Calif. University Requiring Job Applicants Swear Modern-Day Loyalty Oaths to ‘Diversity & Equity’

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The University of California at Santa Cruz is screening all its job applicants by requiring them to submit statements affirming their commitment to diversity, equity, and inclusion, according to the Washington Examiner.

In every job posting on the UCSC website, the university admits that the “initial screening of applications will be based” on whether the applicants include a statement of commitment to diversity and inclusion. 

The University of California echoed its Santa Cruz campus’s hiring standards in a longer explanation: “Contributions in all areas of faculty achievement that promote equal opportunity and diversity should be given due recognition in the academic personnel process, and they should be evaluated and credited in the same way as other faculty achievements.”

The university system’s diversity requirements have attracted criticism from members of its own staff. In 2019, Abigail Thompson, a professor of mathematics at UC Davis, blasted the mandatory diversity statements as a “political test with teeth.”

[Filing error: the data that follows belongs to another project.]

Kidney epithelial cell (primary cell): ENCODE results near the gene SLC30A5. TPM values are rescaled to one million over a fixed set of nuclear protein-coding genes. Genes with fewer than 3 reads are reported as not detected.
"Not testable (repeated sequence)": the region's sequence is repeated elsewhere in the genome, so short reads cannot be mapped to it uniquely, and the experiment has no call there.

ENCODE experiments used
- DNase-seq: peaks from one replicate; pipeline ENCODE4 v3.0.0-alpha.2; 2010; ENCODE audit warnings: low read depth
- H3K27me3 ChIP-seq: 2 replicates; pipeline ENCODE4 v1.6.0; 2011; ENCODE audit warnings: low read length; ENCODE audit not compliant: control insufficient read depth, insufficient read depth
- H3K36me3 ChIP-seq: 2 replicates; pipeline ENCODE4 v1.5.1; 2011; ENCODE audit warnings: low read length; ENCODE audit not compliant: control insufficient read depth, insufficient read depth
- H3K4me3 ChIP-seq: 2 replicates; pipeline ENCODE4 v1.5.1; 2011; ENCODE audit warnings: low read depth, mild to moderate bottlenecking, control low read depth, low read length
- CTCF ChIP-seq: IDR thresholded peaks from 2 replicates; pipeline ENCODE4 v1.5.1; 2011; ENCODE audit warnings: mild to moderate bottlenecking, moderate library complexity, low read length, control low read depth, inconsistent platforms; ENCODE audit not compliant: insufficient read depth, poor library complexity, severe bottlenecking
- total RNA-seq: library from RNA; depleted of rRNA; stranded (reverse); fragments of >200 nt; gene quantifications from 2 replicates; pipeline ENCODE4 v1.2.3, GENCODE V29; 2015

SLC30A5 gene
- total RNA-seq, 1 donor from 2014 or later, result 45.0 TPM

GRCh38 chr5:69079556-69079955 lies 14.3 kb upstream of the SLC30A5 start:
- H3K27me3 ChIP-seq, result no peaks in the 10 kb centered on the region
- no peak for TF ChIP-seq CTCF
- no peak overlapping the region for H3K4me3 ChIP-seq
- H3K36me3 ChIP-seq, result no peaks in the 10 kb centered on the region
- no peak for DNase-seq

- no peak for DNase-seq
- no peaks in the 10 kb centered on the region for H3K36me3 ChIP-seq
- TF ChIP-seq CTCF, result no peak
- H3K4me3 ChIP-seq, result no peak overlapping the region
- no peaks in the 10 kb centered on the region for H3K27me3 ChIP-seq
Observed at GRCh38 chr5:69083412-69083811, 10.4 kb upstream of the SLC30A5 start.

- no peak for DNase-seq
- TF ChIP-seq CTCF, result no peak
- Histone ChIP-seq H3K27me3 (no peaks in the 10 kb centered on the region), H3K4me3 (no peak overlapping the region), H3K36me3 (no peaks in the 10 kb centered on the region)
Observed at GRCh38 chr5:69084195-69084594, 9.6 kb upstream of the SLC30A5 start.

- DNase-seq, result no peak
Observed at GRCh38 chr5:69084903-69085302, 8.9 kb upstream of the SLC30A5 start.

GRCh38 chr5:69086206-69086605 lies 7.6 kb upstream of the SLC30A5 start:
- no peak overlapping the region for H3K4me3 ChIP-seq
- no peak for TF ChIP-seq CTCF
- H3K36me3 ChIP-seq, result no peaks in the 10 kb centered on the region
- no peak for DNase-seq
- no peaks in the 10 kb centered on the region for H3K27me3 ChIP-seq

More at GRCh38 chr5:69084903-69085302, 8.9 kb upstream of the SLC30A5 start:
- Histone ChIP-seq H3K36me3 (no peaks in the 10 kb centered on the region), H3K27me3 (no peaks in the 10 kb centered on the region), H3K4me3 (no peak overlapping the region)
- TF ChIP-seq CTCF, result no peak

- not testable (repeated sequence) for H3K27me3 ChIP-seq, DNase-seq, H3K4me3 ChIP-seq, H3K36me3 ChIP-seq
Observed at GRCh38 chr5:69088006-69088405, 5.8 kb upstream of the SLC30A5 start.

“The idea of using a political test as a screen for job applicants should send a shiver down our collective spine. Whatever our views on communism, most of us today are in agreement that the UC loyalty oaths of the 1950s were wrong. Whatever our views on diversity and how it can be achieved, mandatory diversity statements are equally misguided,” she wrote.

California’s universities aren’t the only schools that have embraced the radical diversity ideology of the Left. Several school districts in Los Angeles and San Diego recently announced they would be getting rid of the traditional letter-grading system in the name of “racial equity.”

These schools will no longer grade students’ work with A-F letter grades for fear these grades contribute to “racial achievement gaps.” Instead, students will be allowed to retake tests and revise essays for better grades, said LA Unified School District Chief Academic Officer Alison Yoshimoto-Towery.

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